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Ranjit Satyanath

"IT partners who know exactly what the customer wants are rare but definitely available"

Ranjit Satyanath
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Ranjit has been an IT practitioner since the last 2 decades. Over the last few years application of Technology in Retail has been his area of interest.

Challenges in technology to meet enterprise needs in 2013 and expectations

Hiring and Retaining high performing team members:
The truth of the matter is that a candidate takes 2-3 years on job training before realizing their full potential. It is by this time that they start seeking alternate employment options. So  companies who employ fresh engineering talent at lower costs often have to employ lots of them for the law of averages to work in their favor.
IT Partners who deliver what they promise:
I have often come across IT companies who at the time of the pitch promise the moon with ribbons around it. I suspect that they know or at best hope that the customer’s requirements will be sufficiently fuzzy that timelines and costs will be easily stretched. Alternatively by the time the customer discovers what they have got into, they would have sold the project so much to their
own management or have invested so much of their own bandwidth into it that they want to  salvage it at any cost. IT partners who know exactly what the customer wants are rare but definitely available.

The areas in business environment where solutions do not yet exist or not up to the mark, and which if existed, would've made job easier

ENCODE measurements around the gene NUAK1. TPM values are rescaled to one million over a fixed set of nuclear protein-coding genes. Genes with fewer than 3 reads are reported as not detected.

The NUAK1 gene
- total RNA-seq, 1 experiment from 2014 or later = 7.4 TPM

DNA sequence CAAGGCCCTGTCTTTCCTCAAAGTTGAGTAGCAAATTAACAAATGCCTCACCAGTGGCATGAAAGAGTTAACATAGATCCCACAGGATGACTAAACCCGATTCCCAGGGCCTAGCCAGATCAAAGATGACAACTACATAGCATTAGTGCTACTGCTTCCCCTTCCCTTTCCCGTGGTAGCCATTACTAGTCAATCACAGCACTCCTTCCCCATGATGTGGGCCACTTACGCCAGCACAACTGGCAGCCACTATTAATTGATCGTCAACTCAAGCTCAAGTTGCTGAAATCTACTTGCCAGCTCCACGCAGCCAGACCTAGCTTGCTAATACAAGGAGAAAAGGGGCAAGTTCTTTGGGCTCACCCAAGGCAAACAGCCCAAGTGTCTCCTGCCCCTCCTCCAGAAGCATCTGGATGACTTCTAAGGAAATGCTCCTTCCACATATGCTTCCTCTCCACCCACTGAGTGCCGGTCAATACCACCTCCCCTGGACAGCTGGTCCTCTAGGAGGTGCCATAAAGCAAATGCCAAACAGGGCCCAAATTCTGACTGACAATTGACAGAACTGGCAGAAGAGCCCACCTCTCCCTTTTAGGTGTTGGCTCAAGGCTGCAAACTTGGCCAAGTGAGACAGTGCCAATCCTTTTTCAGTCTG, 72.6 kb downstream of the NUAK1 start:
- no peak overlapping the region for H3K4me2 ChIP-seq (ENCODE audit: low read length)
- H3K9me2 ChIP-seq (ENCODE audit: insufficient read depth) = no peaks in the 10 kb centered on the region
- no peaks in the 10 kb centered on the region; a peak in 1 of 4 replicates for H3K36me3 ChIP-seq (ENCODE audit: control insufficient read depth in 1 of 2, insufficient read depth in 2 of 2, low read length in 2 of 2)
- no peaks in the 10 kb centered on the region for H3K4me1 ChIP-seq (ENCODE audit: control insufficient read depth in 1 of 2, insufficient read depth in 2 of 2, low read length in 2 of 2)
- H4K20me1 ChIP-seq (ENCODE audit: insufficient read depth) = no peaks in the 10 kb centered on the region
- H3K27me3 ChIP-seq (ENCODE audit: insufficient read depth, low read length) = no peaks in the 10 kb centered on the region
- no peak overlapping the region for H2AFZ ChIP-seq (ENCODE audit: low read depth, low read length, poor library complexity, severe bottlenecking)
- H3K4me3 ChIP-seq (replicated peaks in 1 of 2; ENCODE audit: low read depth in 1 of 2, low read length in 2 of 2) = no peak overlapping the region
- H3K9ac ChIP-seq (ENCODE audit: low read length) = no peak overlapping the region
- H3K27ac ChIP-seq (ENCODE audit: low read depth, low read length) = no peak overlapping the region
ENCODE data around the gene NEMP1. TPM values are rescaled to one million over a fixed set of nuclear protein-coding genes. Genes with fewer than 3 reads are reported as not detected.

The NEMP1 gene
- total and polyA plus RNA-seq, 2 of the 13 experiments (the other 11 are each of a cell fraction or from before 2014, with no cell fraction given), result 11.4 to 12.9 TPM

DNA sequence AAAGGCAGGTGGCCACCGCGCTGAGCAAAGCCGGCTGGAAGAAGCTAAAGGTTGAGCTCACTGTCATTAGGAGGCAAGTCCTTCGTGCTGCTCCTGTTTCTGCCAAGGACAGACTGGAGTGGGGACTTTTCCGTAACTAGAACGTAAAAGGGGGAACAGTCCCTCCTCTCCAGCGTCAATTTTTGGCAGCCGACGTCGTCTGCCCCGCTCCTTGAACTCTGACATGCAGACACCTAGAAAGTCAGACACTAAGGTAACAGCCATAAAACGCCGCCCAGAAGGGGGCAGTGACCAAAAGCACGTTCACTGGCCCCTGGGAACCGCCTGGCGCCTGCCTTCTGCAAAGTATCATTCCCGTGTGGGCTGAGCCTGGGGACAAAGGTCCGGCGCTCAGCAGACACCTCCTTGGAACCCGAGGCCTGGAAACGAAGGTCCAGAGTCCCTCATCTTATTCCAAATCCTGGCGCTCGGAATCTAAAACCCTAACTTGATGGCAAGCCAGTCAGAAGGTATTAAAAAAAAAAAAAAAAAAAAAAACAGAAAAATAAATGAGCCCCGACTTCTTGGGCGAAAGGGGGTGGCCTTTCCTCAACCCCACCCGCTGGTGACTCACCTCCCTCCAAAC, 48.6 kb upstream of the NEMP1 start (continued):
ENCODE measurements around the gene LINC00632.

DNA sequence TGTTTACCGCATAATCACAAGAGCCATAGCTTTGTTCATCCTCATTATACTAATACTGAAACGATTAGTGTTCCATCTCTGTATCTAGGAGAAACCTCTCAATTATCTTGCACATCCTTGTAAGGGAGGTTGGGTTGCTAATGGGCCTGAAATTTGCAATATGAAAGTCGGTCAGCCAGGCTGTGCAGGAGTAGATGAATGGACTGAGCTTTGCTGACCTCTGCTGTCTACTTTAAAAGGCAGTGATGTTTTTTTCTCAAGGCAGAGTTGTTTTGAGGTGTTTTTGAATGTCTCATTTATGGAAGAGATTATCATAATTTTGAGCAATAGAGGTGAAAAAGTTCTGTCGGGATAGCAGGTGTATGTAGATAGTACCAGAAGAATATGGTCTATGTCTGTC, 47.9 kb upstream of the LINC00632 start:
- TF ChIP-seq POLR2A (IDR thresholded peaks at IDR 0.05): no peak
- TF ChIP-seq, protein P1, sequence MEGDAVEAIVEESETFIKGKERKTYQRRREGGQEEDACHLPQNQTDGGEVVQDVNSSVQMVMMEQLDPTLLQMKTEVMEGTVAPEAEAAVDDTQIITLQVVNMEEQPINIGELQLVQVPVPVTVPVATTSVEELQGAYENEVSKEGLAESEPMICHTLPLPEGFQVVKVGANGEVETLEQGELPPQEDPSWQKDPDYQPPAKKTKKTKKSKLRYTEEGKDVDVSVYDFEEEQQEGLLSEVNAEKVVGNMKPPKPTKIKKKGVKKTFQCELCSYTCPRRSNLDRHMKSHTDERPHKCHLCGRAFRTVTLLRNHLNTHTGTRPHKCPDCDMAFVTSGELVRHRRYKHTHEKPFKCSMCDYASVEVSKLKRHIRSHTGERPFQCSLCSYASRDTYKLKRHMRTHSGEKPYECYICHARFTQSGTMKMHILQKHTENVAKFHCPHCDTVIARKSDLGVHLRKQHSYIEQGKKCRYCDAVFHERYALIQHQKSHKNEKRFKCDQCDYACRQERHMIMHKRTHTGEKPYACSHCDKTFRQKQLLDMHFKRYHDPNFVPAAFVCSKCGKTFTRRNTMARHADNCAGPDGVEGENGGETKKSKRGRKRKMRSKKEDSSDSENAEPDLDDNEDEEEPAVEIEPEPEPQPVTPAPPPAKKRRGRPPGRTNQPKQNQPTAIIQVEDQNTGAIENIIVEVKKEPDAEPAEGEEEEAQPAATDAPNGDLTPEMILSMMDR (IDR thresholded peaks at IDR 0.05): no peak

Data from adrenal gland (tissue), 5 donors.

Calculating ROI on Social Media:
While companies splurge on engaging with the customers on Social Media sites, the CFO’s obvious question i.e. “How is this contributing to the top line or bottom line” often elicit raised eyebrows. While there are many tools which claim to do all kinds of analysis with the social media data, I suspect very few have actually delivered on this promise.

Technology trends impacting enterprise business environment

Mobility: Mobility has already transformed the enterprise. From e-mail and collaboration apps to mobile cash points, tablet enabled sales assistants and mobile inventory systems. Retail have embraced mobility like so many other domains. I see this trend growing over the next three years with Moore’s law coming into play with respect to computing cycles.
Business Intelligence: BI has and will always be one of the most potent weapons in the retailers arsenal. The capability to understand their customers and supply chain will distinguish successful retailers from others. I see retailers increasing their investment on BI along with other allied IT environments such as campaign management and CRM.

My roles and responsibilities as a CIO

Managing Technology to Selling Solutions Internally:

Earlier the CIO’s role was that of a technology advisor to the management team and keeping the “lights on”. CIOs would advise and take decisions such as the hardware to procure and data security among other things. Now in addition the earlier profile a CIO has to have sufficient domain competence to be able to identify solutions that will give the organization a business
advantage. To quote a retail example.

Lessons learned and advice for fellow CIOs

I believe that with all the technology at one’s disposal, there is nothing better than the good old fashioned Human Element in creating a successful IT organization. CIOs could create productive teams with clear and transparent policies and communication. All managers need to be accessible to their team members and should be seen to be fair in their dealings. CIOs need to create a co-operative spirit while stoking the competitive spirit within each member. Feedback needs to be given constantly and not just during the appraisal cycles.